Brian Blair, now a county commissioner in Tampa, Fla., asserted in a 2002 lawsuit that he had been forced into retirement from his previous career as a professional wrestler after he tripped over a tray of dishes and hurt himself at a Carrabba’s restaurant. Blair announced in August 2007 that a settlement had been reached with Carrabba’s, and thus he would not explain (according to a deposition cited by Carrabba’s attorneys) how the “career-ending” injury allowed him to keep lucrative wrestling dates in Japan months after he fell, or how he registered a .089 blood-alcohol reading that evening even though he admitted to only one sip of wine, or how a sober professional wrestler accustomed to being thrown across a ring could be hurt so badly by a simple fall, or how a politician who generally abides a pro-business, anti-lawsuit philosophy could have initiated such litigation. [Tampa Tribune, 8-25-07]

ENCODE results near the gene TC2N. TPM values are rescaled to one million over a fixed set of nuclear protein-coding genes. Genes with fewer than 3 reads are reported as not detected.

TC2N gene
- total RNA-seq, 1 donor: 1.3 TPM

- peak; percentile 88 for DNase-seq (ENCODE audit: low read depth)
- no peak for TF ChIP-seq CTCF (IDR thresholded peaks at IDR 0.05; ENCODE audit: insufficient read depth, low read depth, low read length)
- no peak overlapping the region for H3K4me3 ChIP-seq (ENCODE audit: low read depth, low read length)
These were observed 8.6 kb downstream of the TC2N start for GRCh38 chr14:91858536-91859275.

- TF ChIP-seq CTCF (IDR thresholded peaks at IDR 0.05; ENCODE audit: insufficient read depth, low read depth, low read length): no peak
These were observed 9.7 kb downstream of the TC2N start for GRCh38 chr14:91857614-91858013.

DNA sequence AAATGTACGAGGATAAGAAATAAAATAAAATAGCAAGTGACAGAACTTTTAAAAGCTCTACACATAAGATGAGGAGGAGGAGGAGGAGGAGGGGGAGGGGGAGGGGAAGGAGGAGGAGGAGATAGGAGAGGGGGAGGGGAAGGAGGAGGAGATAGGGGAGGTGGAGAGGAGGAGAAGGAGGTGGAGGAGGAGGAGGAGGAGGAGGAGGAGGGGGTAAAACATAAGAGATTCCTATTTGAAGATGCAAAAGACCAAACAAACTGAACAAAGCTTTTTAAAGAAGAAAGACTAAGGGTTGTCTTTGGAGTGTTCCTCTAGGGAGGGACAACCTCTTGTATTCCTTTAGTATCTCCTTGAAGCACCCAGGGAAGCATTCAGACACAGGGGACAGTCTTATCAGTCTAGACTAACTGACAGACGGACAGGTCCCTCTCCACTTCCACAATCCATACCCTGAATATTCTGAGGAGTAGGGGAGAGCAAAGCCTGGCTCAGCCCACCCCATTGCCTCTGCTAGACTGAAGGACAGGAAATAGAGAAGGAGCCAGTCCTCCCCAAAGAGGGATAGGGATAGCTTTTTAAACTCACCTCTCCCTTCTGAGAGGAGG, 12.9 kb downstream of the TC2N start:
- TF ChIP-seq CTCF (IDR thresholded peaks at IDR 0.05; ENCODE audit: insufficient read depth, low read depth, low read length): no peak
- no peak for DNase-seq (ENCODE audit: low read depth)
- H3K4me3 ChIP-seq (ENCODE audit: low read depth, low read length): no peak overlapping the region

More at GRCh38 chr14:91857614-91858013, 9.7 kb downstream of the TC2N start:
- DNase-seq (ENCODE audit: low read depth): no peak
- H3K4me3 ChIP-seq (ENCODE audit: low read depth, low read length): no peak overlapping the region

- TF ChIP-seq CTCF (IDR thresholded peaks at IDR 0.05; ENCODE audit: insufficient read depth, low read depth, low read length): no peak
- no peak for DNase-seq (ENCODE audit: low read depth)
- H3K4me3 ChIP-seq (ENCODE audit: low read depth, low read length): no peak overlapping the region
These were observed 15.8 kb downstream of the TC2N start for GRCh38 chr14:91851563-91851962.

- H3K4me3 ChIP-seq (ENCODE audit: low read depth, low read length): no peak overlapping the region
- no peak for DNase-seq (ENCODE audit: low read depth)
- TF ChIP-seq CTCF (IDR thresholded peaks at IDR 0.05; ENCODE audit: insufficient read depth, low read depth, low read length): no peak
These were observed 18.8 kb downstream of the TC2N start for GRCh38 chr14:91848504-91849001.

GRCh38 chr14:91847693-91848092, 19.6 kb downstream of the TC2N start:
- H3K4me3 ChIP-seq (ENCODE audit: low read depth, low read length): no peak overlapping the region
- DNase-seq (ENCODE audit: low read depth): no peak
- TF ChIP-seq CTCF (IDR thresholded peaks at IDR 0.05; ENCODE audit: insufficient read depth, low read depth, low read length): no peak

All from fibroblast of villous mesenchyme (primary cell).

In selling, congruency is a critical concept when you are interacting with prospects.
Congruent refers to a state of agreement. And, no it’s not agreement with the prospect. This is about your behavior and language agreeing with each other. In essence do you walk your talk?
Our politician above exhibited behavior that was completely incongruent with what he claimed to stand for.
In selling you want to show that you are honest and put the prospect’s concern above your own. If you pay lip service to that, then push for your solution, you reveal yourself as a snake – a sneaky sales rep who will do anything to close the deal.
Congruency – it’s the foundation of a great rep’s breakfast (and lunch and dinner). Got it? Good!